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Cement Asbestos Roofing

William Kibbel III, The Home Inspector

We looked at a house that has what we thought was a slate roof. Later, we were told it is asbestos. I was aware of asbestos siding, but not roofing. The house is 60+ years old, could this be original? Is it a major health concern to live in a home with asbestos on it? How long do they last? Do they need maintenance?

By the time the roof that you saw was installed, cement asbestos roofing and siding was well known in the building industry as a durable, inexpensive material used to cover and protect buildings.

The Background

Experiments were conducted in the 1880s using asbestos fibers in mixtures that resulted in building products like insulation for steam pipes and boilers. The fibers were eventually mixed with Portland cement and the "paste" was used as roof repair compound. In 1907, process equipment was invented that produced rigid sheets from the cement asbestos. These sheets could be pigmented and cut into manageable shapes, and were able to have textured patterns pressed into the surface. The result was very durable siding and roofing shingles that imitated traditional natural products--both less expensive and lighter than slate. They don't rot or warp like wood, and are very fire resistant. I'm not at all surprised about the popularity of these asbestos sheets throughout two-thirds of the twentieth century.

Manufacturers of individual asphalt shingles, less expensive and more flexible then cement asbestos, were major competitors for market share in the roofing material industry by the 1920s. In the late 1930s, asphalt strip shingles, coated with granules in a wide variety of colors, were the most popular roof covering.

The Risk

Asbestos is made up of microscopic mineral fibers that when inhaled into the lungs can cause serious respiratory disease and cancer. Asbestos containing products, like cement asbestos roofing and siding, have the fibers imbedded in the Portland cement, and there is little health risk if the material is in good condition and not disturbed. Severely worn or damaged roofs and walls, or improper repairs, alterations, or removal can allow release of the fibers and risk the health of the occupants and neighbors. The EPA provides detailed information about managing asbestos containing products on its web site.

The Problems

Cement asbestos roof shingles typically have a much shorter life than the siding panels. The thinner shingles, about an eighth of an inch thick, typically last about 50 to 60 years. The thicker ones are about a quarter of an inch and I've seen them last 70 to 85 years. When the roofing shingles get very old, they often become less impervious to water and it's common to see moss growth. Shingles absorbing water also have a tendency to break during freezing weather.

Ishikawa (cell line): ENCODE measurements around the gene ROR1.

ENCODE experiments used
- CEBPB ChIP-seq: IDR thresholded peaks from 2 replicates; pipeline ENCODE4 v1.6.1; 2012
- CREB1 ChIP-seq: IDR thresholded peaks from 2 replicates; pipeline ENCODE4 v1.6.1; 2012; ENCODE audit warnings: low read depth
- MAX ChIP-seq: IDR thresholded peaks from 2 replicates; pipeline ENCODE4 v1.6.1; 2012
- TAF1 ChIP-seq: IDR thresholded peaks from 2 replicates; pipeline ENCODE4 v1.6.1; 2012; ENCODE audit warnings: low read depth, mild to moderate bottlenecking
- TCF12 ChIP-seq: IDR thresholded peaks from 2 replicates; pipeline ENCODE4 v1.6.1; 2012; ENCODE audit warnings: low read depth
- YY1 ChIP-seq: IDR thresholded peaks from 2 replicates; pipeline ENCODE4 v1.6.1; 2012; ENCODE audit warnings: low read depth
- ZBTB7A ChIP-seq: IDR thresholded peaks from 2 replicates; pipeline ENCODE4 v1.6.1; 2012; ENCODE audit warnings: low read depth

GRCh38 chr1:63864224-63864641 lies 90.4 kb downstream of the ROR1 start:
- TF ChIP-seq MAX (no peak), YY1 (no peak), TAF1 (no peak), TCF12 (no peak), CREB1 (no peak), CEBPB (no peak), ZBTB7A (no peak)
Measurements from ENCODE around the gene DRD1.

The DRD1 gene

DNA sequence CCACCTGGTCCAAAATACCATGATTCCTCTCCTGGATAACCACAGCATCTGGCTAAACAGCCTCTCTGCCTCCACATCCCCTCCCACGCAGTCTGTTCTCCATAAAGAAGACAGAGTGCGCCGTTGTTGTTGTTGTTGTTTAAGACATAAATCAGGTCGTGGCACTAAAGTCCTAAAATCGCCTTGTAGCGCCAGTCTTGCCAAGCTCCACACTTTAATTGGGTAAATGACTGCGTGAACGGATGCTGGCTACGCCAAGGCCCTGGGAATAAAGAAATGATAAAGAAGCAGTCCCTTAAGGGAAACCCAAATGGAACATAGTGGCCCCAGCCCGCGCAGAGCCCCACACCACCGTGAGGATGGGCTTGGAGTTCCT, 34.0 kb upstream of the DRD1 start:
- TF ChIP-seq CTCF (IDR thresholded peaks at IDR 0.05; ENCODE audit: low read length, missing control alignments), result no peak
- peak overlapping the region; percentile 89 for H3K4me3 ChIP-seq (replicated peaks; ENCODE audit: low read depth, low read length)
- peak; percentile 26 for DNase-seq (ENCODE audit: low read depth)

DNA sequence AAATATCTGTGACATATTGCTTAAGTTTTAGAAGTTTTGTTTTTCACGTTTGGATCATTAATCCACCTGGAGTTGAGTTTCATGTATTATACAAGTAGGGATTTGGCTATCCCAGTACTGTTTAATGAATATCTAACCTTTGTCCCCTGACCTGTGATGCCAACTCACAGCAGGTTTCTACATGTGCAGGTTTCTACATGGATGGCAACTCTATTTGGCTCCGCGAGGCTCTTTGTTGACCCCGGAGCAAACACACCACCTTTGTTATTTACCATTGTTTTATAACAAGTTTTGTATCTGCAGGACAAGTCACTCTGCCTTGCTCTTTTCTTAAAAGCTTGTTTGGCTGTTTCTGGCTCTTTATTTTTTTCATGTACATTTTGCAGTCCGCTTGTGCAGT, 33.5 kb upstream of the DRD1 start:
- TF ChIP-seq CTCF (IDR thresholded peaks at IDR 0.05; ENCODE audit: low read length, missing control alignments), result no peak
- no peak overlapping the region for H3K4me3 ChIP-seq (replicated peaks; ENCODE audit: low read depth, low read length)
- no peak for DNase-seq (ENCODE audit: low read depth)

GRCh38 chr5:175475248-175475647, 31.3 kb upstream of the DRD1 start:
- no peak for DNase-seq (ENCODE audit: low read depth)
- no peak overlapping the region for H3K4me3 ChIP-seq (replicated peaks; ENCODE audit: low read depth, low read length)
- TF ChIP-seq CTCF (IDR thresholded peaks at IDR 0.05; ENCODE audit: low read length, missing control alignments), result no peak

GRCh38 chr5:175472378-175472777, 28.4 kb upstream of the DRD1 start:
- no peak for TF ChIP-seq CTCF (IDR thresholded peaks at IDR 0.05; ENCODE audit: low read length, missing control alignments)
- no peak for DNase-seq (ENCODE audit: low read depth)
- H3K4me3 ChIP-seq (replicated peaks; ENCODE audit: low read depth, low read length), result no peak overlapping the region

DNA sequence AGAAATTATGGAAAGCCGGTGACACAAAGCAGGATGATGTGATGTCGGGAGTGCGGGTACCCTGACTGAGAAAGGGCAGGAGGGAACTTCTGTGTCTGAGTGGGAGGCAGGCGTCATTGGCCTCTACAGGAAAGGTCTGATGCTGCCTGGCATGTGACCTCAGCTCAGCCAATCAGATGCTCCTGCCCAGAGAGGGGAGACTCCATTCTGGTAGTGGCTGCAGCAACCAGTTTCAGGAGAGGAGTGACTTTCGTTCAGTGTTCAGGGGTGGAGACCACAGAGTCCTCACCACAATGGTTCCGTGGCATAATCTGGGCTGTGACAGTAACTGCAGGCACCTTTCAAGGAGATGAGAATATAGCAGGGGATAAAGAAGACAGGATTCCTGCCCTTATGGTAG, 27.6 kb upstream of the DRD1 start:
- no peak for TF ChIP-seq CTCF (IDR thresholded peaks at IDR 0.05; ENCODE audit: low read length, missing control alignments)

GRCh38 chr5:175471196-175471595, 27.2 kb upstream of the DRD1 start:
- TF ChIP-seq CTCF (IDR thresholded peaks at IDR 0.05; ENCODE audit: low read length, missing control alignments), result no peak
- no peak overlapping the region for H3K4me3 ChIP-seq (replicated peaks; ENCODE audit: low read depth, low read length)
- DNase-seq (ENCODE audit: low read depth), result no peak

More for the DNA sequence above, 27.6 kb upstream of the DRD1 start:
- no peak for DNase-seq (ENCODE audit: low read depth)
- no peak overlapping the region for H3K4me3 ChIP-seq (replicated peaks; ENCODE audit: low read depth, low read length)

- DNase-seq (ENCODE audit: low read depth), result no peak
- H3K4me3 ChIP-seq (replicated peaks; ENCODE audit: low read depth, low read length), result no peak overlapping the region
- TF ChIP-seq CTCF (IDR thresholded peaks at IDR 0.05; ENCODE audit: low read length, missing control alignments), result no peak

If replacement is needed, removal can be a significant expense. If the shingles are severely weathered, to the point that the material can be crushed by hand, professional abatement is needed. Precautions should still be taken even if they're intact. The fasteners securing them should be extracted, rather than prying up the brittle shingles. The material should be kept wet and lowered to the ground instead of being tossed down. Individual states and municipalities may also have additional requirements for removal and specific requirements for disposal.

Like tile and slate roofs, occasionally there may be some cracked, broken, or missing shingles, or flashing repairs that may be needed. Maintaining an asbestos tile roof can also be difficult. Finding contractors willing to work with material associated with the "A" word can be a challenge. It can also be a challenge to find contractors that are mindful of the brittle nature of these shingles. Too often minor repairs have lead to widespread damage when Bubba the handyman marched across a fragile roof in steel-toed boots.

I have found that some roofing contractors, experienced with slate and tile roof repairs, are willing to repair and restore cement asbestos tile roofs. The tools, equipment, and techniques they use for their "regular" repairs are well-suited for working with these brittle shingles. There are also a few good sources of salvaged replacement shingles that with luck can be a close match to the existing roof.

Hopefully, the remaining cement asbestos roof tiles are in good to repairable condition, and will be properly maintained for their maximum potential life. Those that are beyond safe repair will need to be properly and professionally removed, and will likely be replaced with a roof that looks like most other roofs, and will likely only last one-third as long.

About the Author
William Kibbel III is a home inspector and restoration consultant specializing in historic residential and commercial buildings. He is vice president of Tri-County Inspection Company, serving Southeastern Pennsylvania and Central New Jersey.

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